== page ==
Zortrax Upgrades Its Popular 3D Printer, Introducing the New M200 Plus

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For a long time now, Zortrax has been known for the M200 3D printer, a popular, well-received desktop machine that has earned Zortrax a reputation for reliability. The M200 has remained a consistent favorite, and one that we had a positive experience reviewing, and fans might remark that the 3D printer has everything they want – but there’s always room for improvement with any product, and Zortrax has taken the M200 and made it better with the new, upgraded M200 Plus.

When Zortrax set out to improve the M200, the company had print farms in mind, and the Plus is engineered to work with other 3D printers, with wireless connectivity and improved reliability, just as a start.

“A lot has changed since we introduced the M200,” says Zortrax Chief Technology Officer Marcin Olchanowski. “Besides positive feedback, we have also received plenty of invaluable suggestions from our customers. The 3D printing technology has moved forward. New materials have been introduced, the need for automation in manufacturing processes is on the rise, 3D printers are becoming more and more ubiquitous. We had to get the M200 ready for the new reality.”

Changes to the 3D printer’s hardware include major upgrades to the extruder and hotend. The M200 Plus now has an additional centrifugal fan to better dissipate heat generated in the XY block where the upper part of the hotend is attached. The filament drive mechanism has been redesigned, too, so that the filament no longer risks folding around the extruder’s cog wheel and getting stuck. An additional cooling fan has also been added, pointing directly at the model being 3D printed.

A new, better hotend V3 has been added, and a problem with a teflon pipe slipping out has been solved. The thermal intermediate zone has been modified for better print quality and reliability.

“Furthermore, by making the aluminum block smaller we have achieved improved heat dissipation and shortened the heating-up time,” explains Olchanowski. “Caps attached to the nozzle and bottom part of the hotend prevent dirt from getting inside and damaging the mechanism.”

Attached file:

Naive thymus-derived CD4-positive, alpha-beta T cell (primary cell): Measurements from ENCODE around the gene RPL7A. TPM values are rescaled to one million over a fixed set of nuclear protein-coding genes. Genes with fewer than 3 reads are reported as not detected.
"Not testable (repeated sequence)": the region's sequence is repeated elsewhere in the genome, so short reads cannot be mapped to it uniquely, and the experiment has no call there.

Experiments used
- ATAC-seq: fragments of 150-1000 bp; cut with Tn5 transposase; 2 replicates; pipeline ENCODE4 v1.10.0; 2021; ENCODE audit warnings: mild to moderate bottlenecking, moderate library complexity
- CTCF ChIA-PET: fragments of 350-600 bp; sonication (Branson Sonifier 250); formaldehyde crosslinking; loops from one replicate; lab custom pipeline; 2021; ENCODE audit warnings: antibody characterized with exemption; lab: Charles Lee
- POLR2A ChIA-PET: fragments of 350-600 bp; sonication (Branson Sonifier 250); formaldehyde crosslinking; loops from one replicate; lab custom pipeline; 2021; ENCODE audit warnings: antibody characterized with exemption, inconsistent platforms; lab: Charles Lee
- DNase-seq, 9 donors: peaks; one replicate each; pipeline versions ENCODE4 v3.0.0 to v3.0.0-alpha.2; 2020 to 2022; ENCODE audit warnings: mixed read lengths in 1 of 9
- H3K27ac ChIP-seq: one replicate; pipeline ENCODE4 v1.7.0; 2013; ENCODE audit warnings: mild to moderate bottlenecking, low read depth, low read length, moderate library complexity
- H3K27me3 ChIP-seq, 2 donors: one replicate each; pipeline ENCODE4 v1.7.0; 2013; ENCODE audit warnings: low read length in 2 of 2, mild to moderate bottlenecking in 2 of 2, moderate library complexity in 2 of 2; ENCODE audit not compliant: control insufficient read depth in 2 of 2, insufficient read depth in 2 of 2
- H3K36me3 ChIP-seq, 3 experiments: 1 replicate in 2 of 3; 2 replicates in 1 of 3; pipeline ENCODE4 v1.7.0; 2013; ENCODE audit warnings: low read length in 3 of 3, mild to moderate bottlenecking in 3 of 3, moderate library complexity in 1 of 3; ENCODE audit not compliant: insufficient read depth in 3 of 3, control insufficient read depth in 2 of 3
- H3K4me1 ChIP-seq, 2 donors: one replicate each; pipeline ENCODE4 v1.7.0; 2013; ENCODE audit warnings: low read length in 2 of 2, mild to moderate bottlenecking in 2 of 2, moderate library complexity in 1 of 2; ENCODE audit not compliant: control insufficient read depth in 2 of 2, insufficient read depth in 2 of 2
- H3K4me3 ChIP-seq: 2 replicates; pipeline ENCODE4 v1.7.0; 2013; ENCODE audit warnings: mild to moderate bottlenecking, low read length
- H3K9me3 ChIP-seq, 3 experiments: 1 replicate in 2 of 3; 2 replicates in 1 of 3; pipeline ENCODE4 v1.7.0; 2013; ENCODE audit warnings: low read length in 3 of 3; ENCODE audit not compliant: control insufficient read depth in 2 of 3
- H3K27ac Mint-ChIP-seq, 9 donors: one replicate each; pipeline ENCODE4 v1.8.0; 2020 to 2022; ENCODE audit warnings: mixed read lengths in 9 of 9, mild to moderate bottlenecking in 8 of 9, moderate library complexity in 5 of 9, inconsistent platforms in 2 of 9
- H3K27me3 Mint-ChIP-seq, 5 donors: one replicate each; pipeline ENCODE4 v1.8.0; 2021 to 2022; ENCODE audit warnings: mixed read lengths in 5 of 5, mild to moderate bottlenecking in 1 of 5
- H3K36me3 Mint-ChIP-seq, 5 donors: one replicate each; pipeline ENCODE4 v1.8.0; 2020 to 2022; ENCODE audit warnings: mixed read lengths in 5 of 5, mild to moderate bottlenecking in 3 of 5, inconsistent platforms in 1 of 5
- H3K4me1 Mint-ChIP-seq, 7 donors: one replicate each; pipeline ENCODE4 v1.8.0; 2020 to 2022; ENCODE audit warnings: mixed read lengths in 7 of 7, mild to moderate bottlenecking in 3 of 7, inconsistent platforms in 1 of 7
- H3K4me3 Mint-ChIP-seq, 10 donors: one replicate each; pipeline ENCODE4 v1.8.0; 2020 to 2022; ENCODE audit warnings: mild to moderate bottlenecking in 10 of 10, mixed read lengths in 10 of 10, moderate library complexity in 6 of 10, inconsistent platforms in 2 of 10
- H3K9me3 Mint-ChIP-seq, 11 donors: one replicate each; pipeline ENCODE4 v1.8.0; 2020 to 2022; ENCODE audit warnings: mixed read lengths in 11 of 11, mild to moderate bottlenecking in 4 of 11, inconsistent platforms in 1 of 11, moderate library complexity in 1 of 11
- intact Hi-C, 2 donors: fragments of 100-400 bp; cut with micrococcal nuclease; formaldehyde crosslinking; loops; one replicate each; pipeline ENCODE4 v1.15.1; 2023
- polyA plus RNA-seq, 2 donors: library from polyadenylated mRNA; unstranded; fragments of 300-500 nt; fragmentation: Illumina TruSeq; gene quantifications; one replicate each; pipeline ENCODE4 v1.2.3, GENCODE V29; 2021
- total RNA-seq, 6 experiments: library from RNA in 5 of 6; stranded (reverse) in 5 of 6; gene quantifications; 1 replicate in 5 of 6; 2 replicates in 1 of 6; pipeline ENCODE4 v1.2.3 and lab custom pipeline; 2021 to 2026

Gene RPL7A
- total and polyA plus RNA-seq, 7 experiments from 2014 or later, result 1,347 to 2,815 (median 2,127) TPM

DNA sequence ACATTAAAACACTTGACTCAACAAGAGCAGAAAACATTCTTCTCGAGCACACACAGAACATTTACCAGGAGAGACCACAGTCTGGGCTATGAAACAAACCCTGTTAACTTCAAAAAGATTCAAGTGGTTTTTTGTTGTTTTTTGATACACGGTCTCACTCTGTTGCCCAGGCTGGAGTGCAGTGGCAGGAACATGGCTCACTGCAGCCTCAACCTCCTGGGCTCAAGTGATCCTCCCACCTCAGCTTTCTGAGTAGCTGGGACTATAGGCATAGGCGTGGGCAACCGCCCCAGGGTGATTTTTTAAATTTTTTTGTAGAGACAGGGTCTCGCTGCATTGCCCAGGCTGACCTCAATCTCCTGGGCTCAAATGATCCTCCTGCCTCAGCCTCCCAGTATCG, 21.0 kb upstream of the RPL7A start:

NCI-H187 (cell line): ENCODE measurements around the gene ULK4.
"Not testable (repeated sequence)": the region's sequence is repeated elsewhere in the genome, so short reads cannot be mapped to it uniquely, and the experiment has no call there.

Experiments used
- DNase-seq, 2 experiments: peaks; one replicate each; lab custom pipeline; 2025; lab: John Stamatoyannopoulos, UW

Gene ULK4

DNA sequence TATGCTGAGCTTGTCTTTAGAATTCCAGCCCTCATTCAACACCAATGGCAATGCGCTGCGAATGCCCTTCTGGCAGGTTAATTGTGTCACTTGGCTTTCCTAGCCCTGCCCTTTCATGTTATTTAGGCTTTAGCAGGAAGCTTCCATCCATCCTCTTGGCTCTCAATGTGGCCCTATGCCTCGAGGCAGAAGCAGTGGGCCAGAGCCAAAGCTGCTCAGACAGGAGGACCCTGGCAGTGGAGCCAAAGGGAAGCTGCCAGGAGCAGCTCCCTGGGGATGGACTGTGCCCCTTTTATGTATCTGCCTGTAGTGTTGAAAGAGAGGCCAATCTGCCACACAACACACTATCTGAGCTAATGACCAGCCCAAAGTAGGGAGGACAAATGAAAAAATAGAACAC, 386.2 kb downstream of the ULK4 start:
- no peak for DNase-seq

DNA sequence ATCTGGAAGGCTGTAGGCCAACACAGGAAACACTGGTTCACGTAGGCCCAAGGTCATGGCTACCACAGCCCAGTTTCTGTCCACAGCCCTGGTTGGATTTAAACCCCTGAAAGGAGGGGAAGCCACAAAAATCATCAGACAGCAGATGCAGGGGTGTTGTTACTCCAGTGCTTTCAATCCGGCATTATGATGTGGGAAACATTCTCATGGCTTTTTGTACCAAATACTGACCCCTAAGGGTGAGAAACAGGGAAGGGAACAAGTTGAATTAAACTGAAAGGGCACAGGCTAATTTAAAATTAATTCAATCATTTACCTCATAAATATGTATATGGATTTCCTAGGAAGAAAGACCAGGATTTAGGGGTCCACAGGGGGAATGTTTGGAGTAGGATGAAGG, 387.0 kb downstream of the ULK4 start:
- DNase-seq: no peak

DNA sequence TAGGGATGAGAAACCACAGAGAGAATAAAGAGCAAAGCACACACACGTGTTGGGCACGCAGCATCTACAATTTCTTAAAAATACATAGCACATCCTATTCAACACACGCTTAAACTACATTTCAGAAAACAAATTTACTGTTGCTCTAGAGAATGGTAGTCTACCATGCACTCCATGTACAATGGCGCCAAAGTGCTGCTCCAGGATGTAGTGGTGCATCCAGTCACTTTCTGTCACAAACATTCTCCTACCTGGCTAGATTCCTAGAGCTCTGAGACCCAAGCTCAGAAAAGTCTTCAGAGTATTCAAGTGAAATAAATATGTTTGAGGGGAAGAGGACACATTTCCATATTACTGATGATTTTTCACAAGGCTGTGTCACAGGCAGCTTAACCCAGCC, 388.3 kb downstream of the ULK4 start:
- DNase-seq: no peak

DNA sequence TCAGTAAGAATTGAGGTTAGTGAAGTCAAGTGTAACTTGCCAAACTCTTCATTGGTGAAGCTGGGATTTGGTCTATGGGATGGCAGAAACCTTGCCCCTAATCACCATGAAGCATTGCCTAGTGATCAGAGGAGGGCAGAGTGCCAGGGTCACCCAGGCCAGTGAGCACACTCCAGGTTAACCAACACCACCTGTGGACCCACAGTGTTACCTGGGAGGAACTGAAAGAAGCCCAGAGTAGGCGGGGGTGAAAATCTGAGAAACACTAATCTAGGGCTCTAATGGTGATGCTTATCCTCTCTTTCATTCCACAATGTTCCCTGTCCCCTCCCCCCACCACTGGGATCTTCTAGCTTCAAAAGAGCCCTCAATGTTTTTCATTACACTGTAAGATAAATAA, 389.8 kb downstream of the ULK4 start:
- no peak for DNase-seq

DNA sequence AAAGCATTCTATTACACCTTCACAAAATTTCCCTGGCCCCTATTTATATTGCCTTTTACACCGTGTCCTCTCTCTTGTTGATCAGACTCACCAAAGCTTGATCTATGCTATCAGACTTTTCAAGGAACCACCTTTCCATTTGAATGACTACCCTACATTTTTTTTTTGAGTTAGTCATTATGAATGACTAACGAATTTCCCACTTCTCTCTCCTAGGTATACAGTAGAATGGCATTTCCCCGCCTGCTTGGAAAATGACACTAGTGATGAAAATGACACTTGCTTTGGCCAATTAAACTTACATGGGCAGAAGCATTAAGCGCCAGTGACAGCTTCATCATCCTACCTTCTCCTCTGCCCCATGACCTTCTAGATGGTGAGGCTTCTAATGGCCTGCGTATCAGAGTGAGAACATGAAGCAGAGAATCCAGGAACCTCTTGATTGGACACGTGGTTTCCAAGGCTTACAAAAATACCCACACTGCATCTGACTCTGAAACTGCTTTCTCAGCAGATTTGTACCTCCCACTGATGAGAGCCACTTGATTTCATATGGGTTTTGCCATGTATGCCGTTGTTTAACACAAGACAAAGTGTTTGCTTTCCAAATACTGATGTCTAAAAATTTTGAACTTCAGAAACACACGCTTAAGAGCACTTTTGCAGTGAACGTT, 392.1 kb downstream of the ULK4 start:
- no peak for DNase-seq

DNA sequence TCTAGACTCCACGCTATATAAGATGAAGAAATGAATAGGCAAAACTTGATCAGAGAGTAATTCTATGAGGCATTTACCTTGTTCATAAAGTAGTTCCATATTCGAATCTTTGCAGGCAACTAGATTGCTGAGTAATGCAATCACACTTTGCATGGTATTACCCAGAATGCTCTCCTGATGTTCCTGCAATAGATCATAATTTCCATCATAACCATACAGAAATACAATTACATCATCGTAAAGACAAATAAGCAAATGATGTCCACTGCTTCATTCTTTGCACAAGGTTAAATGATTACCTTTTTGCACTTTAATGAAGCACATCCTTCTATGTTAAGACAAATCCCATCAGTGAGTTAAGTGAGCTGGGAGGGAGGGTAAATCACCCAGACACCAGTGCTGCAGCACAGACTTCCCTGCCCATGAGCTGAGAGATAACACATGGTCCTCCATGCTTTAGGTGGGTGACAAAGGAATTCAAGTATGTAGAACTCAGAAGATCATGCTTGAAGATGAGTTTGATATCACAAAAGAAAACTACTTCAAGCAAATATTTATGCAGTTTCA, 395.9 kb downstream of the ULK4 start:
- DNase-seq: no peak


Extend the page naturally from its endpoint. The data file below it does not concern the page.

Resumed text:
The redesigned extruder now supports additional materials, including Z-SEMIFLEX and others. The M200 Plus now has a filament endstop; when the material runs out, the 3D printer will pause the print and notify the user.

The SD card has been replaced by a USB port, and a new, faster and more intuitive touchscreen has been added. Zortrax plans to add new interface functionalities with firmware updates that can now be done automatically over W-iFi. The small connector has been removed from the perforated build platform to keep it from getting damaged when users remove their prints from the 3D printer. A new spool holder has been added, as well as plates shielding the Z axis to improve safety and reliability. Prints can now be monitored in Z-SUITE thanks to a built-in camera.

A few software updates have been added, as well. Thanks to Wi-Fi and Ethernet connectivity, a single ZCODEX file can easily be uploaded to multiple 3D printers from one computer. Once the file is created in Z-SUITE, it can be copied directly to any USB storage device and uploaded directly using the M200 Plus menu. Prints can also now be remotely started and paused in Z-SUITE. Z-SUITE also has a separate control board for each connected M200 Plus, featuring details like the type of loaded 3D printing material or printing progress.

In addition to being able to print with Z-SEMIFLEX, users can now use third-party 3D printing materials as well.

Several of the improvements made to the M200 Plus were based on user feedback, and while the 3D printer remains the same machine that so many people have loved over the past several years, it has now become an even more effective and high-quality printer.

“There is a lot we have learned working on the M200,” concludes Olchanowski. “All these years of experience led to the M200 Plus, a reliable, future-proof professional 3D printer.”

Discuss this and other 3D printing topics at 3DPrintBoard.com or share your thoughts below. 

[Source/Images: Zortrax]

 

 

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